If you’re interested, here’s the results of my Google search.  Notice how both vulnerabiltiy and well-being are assumed to be related to income.
Google search results on vulnerability:

  • vulnerability and poverty – 22,500,000
  • vulnerability and wealth – 11,100,000 
  • vulnerability and low income – 8,780,000
  • vulnerability and high income – 3,400,000

 Google search results on well-being:

  • well-being and poverty – 163 million
  • well-being and wealth – 180 million
  • well-being and low income – 114 million
  • well-being and high income – 141 million

For the most exhaustive scholarly research on well-being, check out Ed Diener, psychologist, who has been researching this for 30+ years and has 300+ publications on the topic.

Plain Talk:  Love, Significance, and Human Dignity are central to understanding health.  These are not just niceties but critical to life.

The Details:
The Altruistic Health Paradigm is the result of fine-tuning the Perspectival Evidentialism model into a broader application.  While the Perspectival Evidentialism model describes a pragmatic process of nursing, the beauty of this model is the adaptability to an altruistic health paradigm.  The simplicity of the model allows adaptation at a myriad of levels from societal contexts of health philosophy to individual contexts to ethical contexts.  It’s really versatile and flexible for speaking of the paradigm’s three perspectives at any level, for any population, and for any culture. 

What I’m working with right now is rudimentary.  I have taken the three perspectives (Normative, Existential, and Subjective) of the model and, after much thought, have decided that the best representation of ultimate human purpose and fulfillment is most aptly characterized by the following:
1.  Normative (law, ethic) = Love
2.  Existential (I, me, self) = Human Dignity
3.  Subjective (others, situational, relationships) = Significance

Coherent discussion of each perspective (love, human dignity, and significance) is fundamentally dependent upon the other two perspectives.  Indeed, it is very difficult, if not impossible, to discuss each perspective independent of the other two perspectives.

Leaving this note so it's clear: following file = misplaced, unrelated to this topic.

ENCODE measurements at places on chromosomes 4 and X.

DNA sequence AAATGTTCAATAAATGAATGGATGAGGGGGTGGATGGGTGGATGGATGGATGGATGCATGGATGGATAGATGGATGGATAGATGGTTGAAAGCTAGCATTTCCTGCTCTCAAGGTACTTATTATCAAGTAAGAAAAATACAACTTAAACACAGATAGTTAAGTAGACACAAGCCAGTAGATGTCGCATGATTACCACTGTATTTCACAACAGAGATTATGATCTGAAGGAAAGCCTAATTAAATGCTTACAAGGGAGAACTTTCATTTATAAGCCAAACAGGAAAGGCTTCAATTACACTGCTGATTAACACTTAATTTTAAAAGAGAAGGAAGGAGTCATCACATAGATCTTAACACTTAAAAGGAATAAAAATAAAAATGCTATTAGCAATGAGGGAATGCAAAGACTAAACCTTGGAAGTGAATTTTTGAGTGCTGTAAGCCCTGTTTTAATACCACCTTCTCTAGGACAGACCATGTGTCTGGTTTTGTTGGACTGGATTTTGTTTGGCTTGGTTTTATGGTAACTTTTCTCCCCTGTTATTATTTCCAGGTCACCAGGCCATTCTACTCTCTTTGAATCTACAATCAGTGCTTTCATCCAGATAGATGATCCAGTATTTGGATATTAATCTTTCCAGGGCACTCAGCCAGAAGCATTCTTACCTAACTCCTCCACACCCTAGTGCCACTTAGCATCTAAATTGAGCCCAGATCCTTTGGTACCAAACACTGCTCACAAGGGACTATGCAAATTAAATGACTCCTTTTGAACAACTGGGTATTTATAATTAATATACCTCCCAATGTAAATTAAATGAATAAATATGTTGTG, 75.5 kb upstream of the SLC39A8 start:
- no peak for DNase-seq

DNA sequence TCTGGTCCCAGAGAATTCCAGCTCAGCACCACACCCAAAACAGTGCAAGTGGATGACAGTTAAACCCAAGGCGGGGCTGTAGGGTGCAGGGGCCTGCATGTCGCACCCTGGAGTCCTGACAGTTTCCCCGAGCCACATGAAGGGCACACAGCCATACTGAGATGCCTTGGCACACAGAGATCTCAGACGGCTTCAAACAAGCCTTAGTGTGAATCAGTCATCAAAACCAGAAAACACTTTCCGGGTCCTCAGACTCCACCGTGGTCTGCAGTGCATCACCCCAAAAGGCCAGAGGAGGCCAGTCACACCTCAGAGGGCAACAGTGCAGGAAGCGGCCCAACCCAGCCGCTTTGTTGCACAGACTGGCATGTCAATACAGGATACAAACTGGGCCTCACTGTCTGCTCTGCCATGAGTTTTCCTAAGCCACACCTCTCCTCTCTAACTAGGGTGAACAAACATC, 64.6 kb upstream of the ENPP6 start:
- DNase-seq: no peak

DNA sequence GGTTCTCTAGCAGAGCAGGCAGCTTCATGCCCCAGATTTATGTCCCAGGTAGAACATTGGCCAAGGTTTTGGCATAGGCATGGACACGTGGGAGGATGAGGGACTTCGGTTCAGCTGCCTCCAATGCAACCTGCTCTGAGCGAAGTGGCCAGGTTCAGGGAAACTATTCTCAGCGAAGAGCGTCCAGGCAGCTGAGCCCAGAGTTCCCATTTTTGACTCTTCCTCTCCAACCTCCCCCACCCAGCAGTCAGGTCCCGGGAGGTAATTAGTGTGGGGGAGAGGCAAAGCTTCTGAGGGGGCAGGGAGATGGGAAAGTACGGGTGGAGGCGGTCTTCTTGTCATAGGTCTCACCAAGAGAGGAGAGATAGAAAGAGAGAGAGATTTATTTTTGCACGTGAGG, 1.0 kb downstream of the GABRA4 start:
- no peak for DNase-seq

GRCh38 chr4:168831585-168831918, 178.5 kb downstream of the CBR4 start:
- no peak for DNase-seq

This Altruistic Health Paradigm is, I feel, what truly comprises nursing philosophy, though nursing philosophies usually stop at “mind-body-spirit” and call it holism.  I’m not sure why in healthcare we avoid talking about the great ethical and practical foundation of love, yet we miss the bigger picture when we do so.  Perhaps it seems so intuitively right that nursing philosophers felt that no more explication was necessary.  Certainly, the most similar word used in nursing has been compassion.  While ‘compassion’ is related to love, no other word or concept can truly suffice for “love”.

We need to articulate the redemptive aspect of healthcare that we are after, and the ultimate is not healthy systems, but a healthy person with purpose and passion who is infused with dignity, significance, and love.  It is human flourishing.  I am keenly aware that using “love” may confer some namby-pamby sentiment but that level of meaning is very shallow and illusionary at best.  Love in the ultimate sense is anything but that. Love in the ultimate, redemptive sense is that which seeks the best in and for another person and enables them to achieve it not only for their own sake, but for the sake of others.